70 Am. U. L. Rev. 1 (2020).

* Sheller Professor of Public Interest Law and Director of Law and Public Policy Programs, Temple University, Beasley School of Law. I would like to acknowledge special thanks to Lily Bernadel, a 2020 Temple Law & Public Policy Scholar, for her excellent research support and assistance.

LGBTQ people in the United States live with an Equality Gap that seems to grow wider with each legislative session. The majority of states do not have non-discrimination protections in place for LGBTQ people. In the absence of blanket federal non-discrimination protections, a same-sex couple can be denied service by bakers, catering halls, and photographers while trying to exercise their constitutionally protected right to marry. A transgender person can be denied access to a public bathroom that matches their gender identity. A federally funded adoption agency can refuse to work with LGBTQ persons who wish to adopt. In addition, many states have enacted explicitly anti-LGBTQ measures and prohibitions that exacerbate the Equality Gap and further underscore regional disparities. Even states with non-discrimination protections for LGBTQ people have considered expanding religious exemptions in a way that could greatly undercut the effectiveness and scope of existing non-discrimination protections. As a result of this mismatch of laws, the lived experience of LGBTQ people varies wildly depending on where they reside. For example, LGBTQ people living in New York enjoy many more protections and suffer none of the disabilities that are imposed on LGBTQ people living in Mississippi. The regional disparities are so extreme that some countries have issued travel advisories for their citizens visiting certain parts of the United States.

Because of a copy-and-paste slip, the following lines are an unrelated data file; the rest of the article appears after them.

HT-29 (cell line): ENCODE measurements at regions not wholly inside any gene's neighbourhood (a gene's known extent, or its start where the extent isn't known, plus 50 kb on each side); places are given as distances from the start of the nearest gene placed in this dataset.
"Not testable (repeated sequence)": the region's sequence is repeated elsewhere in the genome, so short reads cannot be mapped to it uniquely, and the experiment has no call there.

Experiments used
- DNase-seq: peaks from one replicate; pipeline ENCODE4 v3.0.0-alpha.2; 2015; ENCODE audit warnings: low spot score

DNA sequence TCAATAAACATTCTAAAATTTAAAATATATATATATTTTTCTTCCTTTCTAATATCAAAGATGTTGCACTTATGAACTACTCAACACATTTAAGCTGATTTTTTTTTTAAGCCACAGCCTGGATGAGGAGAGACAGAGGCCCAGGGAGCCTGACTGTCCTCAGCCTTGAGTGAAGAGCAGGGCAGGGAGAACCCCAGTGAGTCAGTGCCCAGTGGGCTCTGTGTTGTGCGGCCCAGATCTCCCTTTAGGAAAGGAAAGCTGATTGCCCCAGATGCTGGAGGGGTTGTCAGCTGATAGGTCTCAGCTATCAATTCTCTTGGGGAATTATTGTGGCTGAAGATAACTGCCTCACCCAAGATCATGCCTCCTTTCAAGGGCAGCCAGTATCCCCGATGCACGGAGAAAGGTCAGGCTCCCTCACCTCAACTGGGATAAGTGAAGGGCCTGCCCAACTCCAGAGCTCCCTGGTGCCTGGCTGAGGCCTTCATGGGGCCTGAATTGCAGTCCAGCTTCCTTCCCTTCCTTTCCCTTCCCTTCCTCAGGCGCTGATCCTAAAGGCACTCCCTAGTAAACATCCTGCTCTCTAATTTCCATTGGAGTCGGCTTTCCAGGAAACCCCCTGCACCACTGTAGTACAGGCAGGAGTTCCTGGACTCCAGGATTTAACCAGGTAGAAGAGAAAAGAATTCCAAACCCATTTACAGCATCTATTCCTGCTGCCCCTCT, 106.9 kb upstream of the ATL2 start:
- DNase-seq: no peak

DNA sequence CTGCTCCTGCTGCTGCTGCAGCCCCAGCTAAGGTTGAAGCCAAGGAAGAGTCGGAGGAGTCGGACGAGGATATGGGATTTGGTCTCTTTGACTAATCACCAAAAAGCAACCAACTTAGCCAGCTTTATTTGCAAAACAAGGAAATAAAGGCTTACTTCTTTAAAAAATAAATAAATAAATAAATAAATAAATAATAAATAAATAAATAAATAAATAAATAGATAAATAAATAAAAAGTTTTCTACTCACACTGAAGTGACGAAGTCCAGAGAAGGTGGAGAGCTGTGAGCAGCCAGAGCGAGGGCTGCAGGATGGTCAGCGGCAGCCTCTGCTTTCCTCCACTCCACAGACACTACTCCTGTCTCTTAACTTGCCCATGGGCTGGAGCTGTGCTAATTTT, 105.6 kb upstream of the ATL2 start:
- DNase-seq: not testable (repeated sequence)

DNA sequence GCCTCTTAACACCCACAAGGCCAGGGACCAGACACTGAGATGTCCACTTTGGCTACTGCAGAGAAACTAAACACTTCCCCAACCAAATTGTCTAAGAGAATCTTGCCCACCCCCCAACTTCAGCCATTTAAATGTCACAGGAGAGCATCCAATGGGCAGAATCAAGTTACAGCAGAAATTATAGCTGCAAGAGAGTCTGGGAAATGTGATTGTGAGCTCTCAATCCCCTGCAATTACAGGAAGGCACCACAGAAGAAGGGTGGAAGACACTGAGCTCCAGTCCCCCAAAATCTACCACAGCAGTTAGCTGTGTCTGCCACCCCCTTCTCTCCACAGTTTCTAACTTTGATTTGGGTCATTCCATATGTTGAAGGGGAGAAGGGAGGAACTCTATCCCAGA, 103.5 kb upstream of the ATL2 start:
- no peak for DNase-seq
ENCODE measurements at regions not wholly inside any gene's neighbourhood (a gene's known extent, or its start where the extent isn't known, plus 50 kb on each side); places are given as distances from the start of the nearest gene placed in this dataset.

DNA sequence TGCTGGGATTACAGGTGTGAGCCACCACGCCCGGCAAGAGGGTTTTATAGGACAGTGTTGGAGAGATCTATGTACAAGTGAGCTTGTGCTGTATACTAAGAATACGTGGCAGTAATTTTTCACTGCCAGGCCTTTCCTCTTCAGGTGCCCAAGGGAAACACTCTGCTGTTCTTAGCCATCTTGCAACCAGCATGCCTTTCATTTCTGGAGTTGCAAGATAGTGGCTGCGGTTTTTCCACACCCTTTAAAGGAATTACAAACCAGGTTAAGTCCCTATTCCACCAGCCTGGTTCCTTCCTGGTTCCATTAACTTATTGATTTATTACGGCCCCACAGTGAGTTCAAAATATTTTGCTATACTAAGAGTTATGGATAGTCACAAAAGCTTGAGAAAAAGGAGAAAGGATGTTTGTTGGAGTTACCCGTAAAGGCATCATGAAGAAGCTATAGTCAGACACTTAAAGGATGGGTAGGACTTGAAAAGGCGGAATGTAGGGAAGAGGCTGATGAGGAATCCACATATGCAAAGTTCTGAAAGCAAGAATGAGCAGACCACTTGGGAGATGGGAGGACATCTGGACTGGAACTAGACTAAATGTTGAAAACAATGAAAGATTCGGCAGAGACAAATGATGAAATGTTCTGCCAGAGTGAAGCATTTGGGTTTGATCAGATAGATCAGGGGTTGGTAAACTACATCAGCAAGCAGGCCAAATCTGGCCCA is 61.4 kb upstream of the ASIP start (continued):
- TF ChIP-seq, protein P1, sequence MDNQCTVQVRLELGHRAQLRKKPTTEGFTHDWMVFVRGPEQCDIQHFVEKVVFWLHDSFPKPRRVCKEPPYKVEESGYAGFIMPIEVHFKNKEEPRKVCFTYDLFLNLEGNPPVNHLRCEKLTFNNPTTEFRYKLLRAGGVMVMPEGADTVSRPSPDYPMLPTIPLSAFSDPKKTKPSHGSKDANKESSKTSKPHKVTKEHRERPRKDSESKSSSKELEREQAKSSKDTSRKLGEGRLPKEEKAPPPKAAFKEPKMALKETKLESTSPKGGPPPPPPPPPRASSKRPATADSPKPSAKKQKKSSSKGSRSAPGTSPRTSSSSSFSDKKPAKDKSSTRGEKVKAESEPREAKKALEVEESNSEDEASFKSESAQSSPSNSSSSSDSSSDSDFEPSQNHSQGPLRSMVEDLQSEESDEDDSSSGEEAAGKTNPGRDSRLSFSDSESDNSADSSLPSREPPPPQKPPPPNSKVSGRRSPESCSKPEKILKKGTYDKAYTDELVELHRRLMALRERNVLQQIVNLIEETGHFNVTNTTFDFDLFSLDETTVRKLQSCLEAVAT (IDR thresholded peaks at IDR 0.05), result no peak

This article examines the role federalism has played in the trajectory of LGBTQ rights and the creation of the Equality Gap. The first Section of this Article explores federalism as an institutional choice that strikes a balance between state and national power. The second Section reviews the instrumental use of federalism by LGBTQ advocates to advance the legal strategy that ultimately led to nationwide marriage equality. It also provides an overview of corresponding and complementary visions of federalism expressed in both Windsor and Obergefell. The last Section reviews the current Equality Gap and the most recent anti-LGBTQ initiatives that are being considered on the state and local levels in light of Bostock v. Clayton County, the 2020 US Supreme Court case that extended Title VII non-discrimination protections to sexual orientation and gender identity. A brief Conclusion closes with the observation that federalism has proven to be a pragmatic, but also imperfect, institutional choice for LGBTQ rights advocates because state-level civil rights protections are, by their nature, partial, not portable, and especially vulnerable to majoritarian bias. This observation has particular salience for both our understanding of federalism and the future of LGBTQ advocacy.

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